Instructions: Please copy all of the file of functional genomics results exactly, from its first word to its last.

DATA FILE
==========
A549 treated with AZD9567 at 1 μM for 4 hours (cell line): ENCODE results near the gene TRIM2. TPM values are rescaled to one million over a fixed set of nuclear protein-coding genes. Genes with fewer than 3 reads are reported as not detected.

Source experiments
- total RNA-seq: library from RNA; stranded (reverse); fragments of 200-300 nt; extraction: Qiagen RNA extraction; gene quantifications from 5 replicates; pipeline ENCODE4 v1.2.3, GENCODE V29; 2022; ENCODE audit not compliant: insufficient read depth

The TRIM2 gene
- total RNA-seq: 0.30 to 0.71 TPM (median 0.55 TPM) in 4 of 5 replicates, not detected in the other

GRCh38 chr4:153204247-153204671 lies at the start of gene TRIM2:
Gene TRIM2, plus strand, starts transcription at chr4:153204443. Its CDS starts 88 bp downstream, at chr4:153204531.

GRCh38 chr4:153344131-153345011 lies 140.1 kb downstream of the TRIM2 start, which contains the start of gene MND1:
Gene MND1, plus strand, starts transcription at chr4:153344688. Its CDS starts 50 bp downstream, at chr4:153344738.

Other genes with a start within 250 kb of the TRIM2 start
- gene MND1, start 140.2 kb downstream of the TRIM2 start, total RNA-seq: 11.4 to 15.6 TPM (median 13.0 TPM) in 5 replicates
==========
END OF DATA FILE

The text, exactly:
A549 treated with AZD9567 at 1 μM for 4 hours (cell line): ENCODE results near the gene TRIM2. TPM values are rescaled to one million over a fixed set of nuclear protein-coding genes. Genes with fewer than 3 reads are reported as not detected.

Source experiments
- total RNA-seq: library from RNA; stranded (reverse); fragments of 200-300 nt; extraction: Qiagen RNA extraction; gene quantifications from 5 replicates; pipeline ENCODE4 v1.2.3, GENCODE V29; 2022; ENCODE audit not compliant: insufficient read depth

The TRIM2 gene
- total RNA-seq: 0.30 to 0.71 TPM (median 0.55 TPM) in 4 of 5 replicates, not detected in the other

GRCh38 chr4:153204247-153204671 lies at the start of gene TRIM2:
Gene TRIM2, plus strand, starts transcription at chr4:153204443. Its CDS starts 88 bp downstream, at chr4:153204531.

GRCh38 chr4:153344131-153345011 lies 140.1 kb downstream of the TRIM2 start, which contains the start of gene MND1:
Gene MND1, plus strand, starts transcription at chr4:153344688. Its CDS starts 50 bp downstream, at chr4:153344738.

Other genes with a start within 250 kb of the TRIM2 start
- gene MND1, start 140.2 kb downstream of the TRIM2 start, total RNA-seq: 11.4 to 15.6 TPM (median 13.0 TPM) in 5 replicates